The lower limit topology on the real line $\mathbb{R}_{\ell}$ is not metrizable. However, $\displaystyle \tilde{\mathbb{R}_{\ell}}$ the rational lower limit topology on $\displaystyle \mathbb{R}$ generated by basis: $\displaystyle [q_1,q_2)$ where, $\displaystyle q_1,q_2 \in \mathbb{Q}$ is metrizable (it's regular + 2nd countable, hence the result follows by Urysohn's metrization theorem). It's interesting to actually write down the metric one gets from Urysohn's theorem.

The key idea is to observe that for any enumeration $\{q_n\}_{n \in \mathbb{N}}$ of the rationals $\mathbb{Q}$, the countable family of continuous function $\displaystyle f_n(x) := \begin{cases} 1 & \text{ if } x \ge q_n \\ 0 & \text{ otherwise }\end{cases}$ (continuous in $\displaystyle \tilde{\mathbb{R}_{\ell}}$ topology) separates disjoint basic clopen neighborhoods.

Hence, the evaluation map $\displaystyle f: \tilde{\mathbb{R}_{\ell}} \to \{0,1\}^{\omega}$ given by $\displaystyle f(x) = (f_n(x))_{n \in \mathbb{N}}$ is an imbedding into the Cantor space $\displaystyle \{0,1\}^{\omega}$ with product topology (as it separates points and closed sets).

Thus the pullback of the metric on Cantor space v.i.a. $f$-imbedding gives us an explicit metric for $\displaystyle \tilde{\mathbb{R}_{\ell}}$: $$d(x,y) = \sum\limits_{n=1}^{\infty} \frac{|f_n(x) - f_n(y)|}{2^n} = \begin{cases} \sum\limits_{x < q_n \le y} \frac{1}{2^n} & \text{ when } x < y \\ 0 & \text{ when } x = y.\end{cases}$$

The function $\displaystyle g(x) = \sum\limits_{q_n \le x} \frac{1}{2^n}$ is monotone increasing and precisely continuous at irrationals and only right continuous at rational points in the standard $\mathbb{R}$ topology as one would expect, and has jumps of magnitude $\displaystyle \frac{1}{2^n}$ at the point $\displaystyle x = q_n$ for each $n \in \mathbb{N}$. The metric can be written as $\displaystyle d(x,y) = |g(x) - g(y)|$.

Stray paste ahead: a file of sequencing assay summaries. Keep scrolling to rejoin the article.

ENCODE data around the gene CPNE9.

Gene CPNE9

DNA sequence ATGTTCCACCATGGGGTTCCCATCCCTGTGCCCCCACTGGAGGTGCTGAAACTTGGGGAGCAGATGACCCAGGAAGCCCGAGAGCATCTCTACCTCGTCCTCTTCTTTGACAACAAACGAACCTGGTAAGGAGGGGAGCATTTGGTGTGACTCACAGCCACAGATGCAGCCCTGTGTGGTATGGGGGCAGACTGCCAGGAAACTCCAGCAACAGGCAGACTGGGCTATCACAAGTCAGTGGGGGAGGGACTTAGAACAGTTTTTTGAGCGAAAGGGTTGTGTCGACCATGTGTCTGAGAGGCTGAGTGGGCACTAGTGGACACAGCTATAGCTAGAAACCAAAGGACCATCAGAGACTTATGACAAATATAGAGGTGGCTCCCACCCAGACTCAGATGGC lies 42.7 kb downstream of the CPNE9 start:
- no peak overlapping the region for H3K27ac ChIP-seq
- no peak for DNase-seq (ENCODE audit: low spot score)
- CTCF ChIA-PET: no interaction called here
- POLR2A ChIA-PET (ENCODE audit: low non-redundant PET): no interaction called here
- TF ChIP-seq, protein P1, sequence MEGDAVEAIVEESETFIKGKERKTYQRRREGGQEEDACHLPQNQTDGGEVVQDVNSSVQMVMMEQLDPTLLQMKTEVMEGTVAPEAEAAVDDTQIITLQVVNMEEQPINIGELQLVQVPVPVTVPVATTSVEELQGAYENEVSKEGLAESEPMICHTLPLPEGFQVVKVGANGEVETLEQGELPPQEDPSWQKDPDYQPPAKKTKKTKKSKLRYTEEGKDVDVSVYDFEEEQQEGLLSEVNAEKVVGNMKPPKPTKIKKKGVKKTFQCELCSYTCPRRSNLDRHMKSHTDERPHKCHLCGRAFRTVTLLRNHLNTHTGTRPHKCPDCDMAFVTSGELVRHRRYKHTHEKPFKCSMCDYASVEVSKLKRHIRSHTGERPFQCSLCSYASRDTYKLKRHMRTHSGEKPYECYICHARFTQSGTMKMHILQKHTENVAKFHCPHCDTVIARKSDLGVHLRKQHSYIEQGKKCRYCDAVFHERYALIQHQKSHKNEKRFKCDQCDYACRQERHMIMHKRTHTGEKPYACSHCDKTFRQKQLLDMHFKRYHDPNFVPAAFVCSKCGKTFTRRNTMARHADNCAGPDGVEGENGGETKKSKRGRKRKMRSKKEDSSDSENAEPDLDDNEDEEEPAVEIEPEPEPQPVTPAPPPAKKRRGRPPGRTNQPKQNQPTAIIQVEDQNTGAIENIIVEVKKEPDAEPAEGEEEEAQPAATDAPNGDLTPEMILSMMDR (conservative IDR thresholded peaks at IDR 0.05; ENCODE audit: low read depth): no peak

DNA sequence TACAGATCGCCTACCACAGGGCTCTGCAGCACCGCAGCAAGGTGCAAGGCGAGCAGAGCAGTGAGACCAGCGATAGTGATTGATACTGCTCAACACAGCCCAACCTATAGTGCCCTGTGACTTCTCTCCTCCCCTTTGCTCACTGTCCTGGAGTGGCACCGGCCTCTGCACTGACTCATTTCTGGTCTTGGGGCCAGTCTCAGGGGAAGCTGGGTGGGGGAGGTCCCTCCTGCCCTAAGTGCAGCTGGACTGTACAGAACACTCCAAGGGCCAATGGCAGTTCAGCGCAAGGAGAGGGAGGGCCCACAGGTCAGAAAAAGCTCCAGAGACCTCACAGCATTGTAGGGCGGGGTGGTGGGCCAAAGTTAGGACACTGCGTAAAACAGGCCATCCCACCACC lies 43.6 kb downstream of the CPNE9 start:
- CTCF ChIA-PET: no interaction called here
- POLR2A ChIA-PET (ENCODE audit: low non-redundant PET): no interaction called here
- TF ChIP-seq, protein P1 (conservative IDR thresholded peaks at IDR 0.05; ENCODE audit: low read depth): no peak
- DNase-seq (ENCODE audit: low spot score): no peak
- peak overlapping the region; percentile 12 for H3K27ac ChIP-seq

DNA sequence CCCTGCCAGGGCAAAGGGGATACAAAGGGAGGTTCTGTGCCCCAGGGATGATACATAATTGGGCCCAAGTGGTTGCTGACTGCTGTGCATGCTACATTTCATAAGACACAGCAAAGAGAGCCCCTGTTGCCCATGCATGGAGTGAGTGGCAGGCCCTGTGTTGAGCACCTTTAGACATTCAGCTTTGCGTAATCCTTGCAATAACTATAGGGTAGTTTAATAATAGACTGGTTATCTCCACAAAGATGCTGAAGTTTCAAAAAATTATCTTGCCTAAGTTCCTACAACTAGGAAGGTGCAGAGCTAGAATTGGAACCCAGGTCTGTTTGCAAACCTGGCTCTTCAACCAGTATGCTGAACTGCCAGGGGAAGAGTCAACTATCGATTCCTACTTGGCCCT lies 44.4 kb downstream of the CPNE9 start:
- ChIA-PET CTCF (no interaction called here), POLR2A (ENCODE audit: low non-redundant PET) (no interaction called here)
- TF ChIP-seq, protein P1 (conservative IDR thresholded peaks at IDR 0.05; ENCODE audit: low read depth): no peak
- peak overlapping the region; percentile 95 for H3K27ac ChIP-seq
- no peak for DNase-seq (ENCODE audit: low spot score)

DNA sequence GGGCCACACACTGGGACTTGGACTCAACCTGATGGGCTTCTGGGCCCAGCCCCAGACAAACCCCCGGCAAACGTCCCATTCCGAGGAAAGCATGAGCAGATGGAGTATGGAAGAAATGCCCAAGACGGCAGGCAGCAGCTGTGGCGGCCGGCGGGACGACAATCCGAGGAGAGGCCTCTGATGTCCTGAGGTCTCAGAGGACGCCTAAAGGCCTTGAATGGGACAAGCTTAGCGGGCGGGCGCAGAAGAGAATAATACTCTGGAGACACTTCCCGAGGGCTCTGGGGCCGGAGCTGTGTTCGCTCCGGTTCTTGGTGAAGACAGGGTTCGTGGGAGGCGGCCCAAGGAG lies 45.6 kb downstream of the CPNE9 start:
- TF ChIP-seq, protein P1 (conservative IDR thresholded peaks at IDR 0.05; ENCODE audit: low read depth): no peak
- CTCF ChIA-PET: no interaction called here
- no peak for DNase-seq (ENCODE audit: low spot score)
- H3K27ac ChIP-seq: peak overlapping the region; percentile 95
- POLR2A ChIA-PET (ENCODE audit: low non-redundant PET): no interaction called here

The underlying "big gun" that would connect both the metrics on $\mathbb{Q}_\ell$ exhibited above would be the following theorem due to Sierpinski:

*(Source: Our Prof asked this problem during a Topology lecture in 2016.)*The key idea is to observe that for any enumeration $\{q_n\}_{n \in \mathbb{N}}$ of the rationals $\mathbb{Q}$, the countable family of continuous function $\displaystyle f_n(x) := \begin{cases} 1 & \text{ if } x \ge q_n \\ 0 & \text{ otherwise }\end{cases}$ (continuous in $\displaystyle \tilde{\mathbb{R}_{\ell}}$ topology) separates disjoint basic clopen neighborhoods.

Hence, the evaluation map $\displaystyle f: \tilde{\mathbb{R}_{\ell}} \to \{0,1\}^{\omega}$ given by $\displaystyle f(x) = (f_n(x))_{n \in \mathbb{N}}$ is an imbedding into the Cantor space $\displaystyle \{0,1\}^{\omega}$ with product topology (as it separates points and closed sets).

Thus the pullback of the metric on Cantor space v.i.a. $f$-imbedding gives us an explicit metric for $\displaystyle \tilde{\mathbb{R}_{\ell}}$: $$d(x,y) = \sum\limits_{n=1}^{\infty} \frac{|f_n(x) - f_n(y)|}{2^n} = \begin{cases} \sum\limits_{x < q_n \le y} \frac{1}{2^n} & \text{ when } x < y \\ 0 & \text{ when } x = y.\end{cases}$$